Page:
Is just as important to Ishmael as a fight with a whale. 
The few who refuse to live for the plot's sake, 
Major or minor, but for texture and tone and hue. 
For them weeding a garden all afternoon
Can't be construed as a detour from the road of life. 
The road narrows to a garden path that turns
And circles to show that traveling goes only so far
As a metaphor. The day rests on the grass. 
And at night the books of these few, 
Lined up on their desks, don't look like drinks
Lined up on a bar to help them evade their troubles. 
They look like an escort of mountain guides
Come to conduct the climber to a lofty outlook
Rising serene above the fog. For them the view
Is no digression though it won't last long
And they won't remember even the vivid details. 
The supper with friends back in the village
In a dining room brightened with flowers and paintings
No digression for them, though the talk leads
To no breakthrough. The topic they happen to hit on
Isn't a ferry to carry them over the interval
Between soup and salad. It's a raft drifting downstream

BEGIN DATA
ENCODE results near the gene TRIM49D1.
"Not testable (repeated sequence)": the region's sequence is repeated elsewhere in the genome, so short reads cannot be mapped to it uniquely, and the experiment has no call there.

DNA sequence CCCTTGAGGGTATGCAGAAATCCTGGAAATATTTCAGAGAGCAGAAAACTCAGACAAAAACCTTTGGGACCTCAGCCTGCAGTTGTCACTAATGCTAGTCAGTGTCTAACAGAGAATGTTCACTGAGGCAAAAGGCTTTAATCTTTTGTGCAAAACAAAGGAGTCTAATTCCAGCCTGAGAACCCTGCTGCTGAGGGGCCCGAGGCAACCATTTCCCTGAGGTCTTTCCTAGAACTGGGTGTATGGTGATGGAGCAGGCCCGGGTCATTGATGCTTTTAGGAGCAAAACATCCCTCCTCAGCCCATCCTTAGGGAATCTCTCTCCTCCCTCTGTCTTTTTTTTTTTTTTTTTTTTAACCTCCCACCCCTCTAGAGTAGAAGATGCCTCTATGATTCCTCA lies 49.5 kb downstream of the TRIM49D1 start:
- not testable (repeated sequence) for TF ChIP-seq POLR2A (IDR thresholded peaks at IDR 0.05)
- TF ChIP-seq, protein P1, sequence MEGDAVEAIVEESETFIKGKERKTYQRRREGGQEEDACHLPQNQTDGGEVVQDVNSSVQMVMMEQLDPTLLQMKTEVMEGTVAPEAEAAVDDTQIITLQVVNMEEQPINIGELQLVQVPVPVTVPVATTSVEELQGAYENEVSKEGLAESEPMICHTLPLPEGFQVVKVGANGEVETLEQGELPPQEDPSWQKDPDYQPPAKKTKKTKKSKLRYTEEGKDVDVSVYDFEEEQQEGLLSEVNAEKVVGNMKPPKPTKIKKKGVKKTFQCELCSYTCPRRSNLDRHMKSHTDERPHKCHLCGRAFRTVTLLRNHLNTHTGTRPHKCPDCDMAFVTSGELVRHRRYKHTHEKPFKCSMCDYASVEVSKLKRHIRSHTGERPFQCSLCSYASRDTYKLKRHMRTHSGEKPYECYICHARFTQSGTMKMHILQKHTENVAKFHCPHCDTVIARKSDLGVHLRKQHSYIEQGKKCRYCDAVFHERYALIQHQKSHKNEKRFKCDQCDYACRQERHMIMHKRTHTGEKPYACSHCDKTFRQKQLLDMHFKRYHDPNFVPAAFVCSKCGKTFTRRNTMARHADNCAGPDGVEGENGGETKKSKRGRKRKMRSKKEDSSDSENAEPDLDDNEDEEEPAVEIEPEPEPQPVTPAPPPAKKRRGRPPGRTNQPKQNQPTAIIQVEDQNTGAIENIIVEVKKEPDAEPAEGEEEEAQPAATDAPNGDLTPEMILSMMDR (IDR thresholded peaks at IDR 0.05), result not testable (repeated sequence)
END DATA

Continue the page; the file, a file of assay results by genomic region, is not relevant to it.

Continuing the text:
Where the banks widen to embrace a lake
And birds rise from the reeds in many colors. 
Everyone tries to name them and fails
For an hour no one considers idle. 


Friday, August 4, 2017

Enlighten Radio Podcasts: Podcast: Diesel and Case on Moby Dick and Senator ...

Enlighten Radio Podcasts: Podcast: Diesel and Case on Moby Dick and Senator ...: This podcast was broadcast August 3, 2017 on EnlightenRadio.org 1. Musical Theme: The Clancy Bros and Tommy Makem -- Carnegie Hall,...

Diesel and Case Review the West Virginia Carnage

Enlighten Radio Lineup -- August 4, 2017


1. The Winners and losers radio program -- 6:30 - 9:00 -- Mike and John do a survey of the carnage on the West Virginia political scene. Is it really real, Momma?

2. Revolution Radio: Introduction and terms


Thursday, August 3, 2017

Winners and Losers: Shelley's Reply, John Brown Unrevised,

Enlighten Radio Lineup -- August 3, 2017

1. Musical Theme: The Clancy Bros and Tommy Makem -- Carnegie Hall, 1962

2. The Winners and Losers Radio Program: 6:30 - 9:00 AM -- Mike Diesel and Case do a "drunks delight" version of news and views. First: Shelley Moore Capito's explanation of her health care votes. Second: People who do not like, or have no personal analog in,  Moby Dick, may be deported in the near future. Third: Who is John P Kelley. Fourth. Trump signs unconstitutional bill interfering with his own "foreign policy".

3. Revolution Radio: 9:00 -- 10:30 John Brown by WEB Dubois.

4. Wonk city -- check later

woof woof

Wednesday, August 2, 2017